**First
Year Seminars**

177. What is Mathematics and Why Won't It Go Away? 3 hours

3NS, QPf

This seminar will provide opportunities to engage in various activities (problem-solving, conjecture, and proof) and to explore the nature of mathematical thinking and discourse. Works of both non-fiction and fiction will be discussed and issues such as problem-solving solving vs. theory-building, the nature of mathematical truth and proof, aesthetic qualities in mathematics, mathematics and madness, cognition and mathematics will be considered. Intended for students without extensive background beyond high school mathematics. *Enrollment Limit: *14.

179. From Logic to Persuasion to Propaganda 3 hours

3NS, QPf

Argumentation and persuasion, more formally, the fields of logic and rhetoric will be used as a lens to examine contemporary culture. Students will learn how to construct arguments using tools from deductive and inductive logic, including the propositional calculus, the predicate calculus and elementary statistics. These tools plus others from classical rhetoric and the 'new rhetoric', will be used to analyze and synthesize arguments in areas of current political and social controversy. A final theme is the development of persuasion into a science and an industry, in the form of advertising and propaganda.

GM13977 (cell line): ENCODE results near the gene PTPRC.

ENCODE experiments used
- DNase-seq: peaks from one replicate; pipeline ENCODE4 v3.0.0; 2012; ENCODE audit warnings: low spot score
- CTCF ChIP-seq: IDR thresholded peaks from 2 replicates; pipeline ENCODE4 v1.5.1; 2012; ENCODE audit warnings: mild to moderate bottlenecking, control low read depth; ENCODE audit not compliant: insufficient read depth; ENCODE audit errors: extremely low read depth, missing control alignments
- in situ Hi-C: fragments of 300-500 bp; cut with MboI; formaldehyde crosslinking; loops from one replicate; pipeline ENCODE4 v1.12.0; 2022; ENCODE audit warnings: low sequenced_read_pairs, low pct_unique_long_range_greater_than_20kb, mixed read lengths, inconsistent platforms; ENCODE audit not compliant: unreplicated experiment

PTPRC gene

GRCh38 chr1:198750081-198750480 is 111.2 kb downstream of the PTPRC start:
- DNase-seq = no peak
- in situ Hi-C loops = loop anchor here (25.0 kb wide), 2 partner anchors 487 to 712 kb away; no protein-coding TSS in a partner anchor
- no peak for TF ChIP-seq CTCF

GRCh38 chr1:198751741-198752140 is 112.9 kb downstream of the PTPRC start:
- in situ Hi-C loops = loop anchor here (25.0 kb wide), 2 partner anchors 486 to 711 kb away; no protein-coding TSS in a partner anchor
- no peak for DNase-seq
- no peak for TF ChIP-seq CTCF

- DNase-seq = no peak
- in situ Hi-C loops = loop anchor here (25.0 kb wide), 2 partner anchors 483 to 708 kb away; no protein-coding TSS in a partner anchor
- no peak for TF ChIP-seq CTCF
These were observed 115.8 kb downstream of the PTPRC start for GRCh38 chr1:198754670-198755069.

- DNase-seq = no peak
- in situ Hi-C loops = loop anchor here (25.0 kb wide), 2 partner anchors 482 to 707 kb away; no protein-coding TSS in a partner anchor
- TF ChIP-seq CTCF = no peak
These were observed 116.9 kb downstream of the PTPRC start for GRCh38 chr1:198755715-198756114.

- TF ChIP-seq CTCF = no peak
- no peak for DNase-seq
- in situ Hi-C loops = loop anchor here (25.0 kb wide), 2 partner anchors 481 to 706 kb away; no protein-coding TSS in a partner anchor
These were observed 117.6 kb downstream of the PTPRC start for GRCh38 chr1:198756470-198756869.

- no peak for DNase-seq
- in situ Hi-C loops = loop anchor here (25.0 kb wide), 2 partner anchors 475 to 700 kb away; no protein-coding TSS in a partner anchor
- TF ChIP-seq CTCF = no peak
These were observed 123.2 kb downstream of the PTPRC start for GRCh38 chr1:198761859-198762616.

**Introductory
Courses**

030. Topics in Contemporary Mathematics 3 hours

3NS, QPf

The interaction of mathematics with the social sciences is the central theme. Topics are drawn from: graph theory, voting systems, discrete models, coding theory, exploratory data analysis, and combinatorics. Applications are given to social choice, decision-making, management and ecological modeling. *Prerequisite:* A working knowledge of elementary algebra and geometry. *Note:* This course does not count toward a major in Mathematics. (Not open to any student who has received credit for a mathematics course numbered 131 or higher). It is intended for students who have not satisfied the quantitative proficiency requirement. *Enrollment limit:* 30.

050. Dots, Lines, and Coin Flips 3 hours

3NS, QPf

An introduction
to two important ways of describing the world mathematically. Graphs model
maps and networks—-road, telephone, computer, social. Probability theory
describes the order that can lurk in random phenomena. Using both these tools,
we will examine questions like: How random is the stock market? How tightly
is the World Wide Web connected? Are there just six degrees of separation?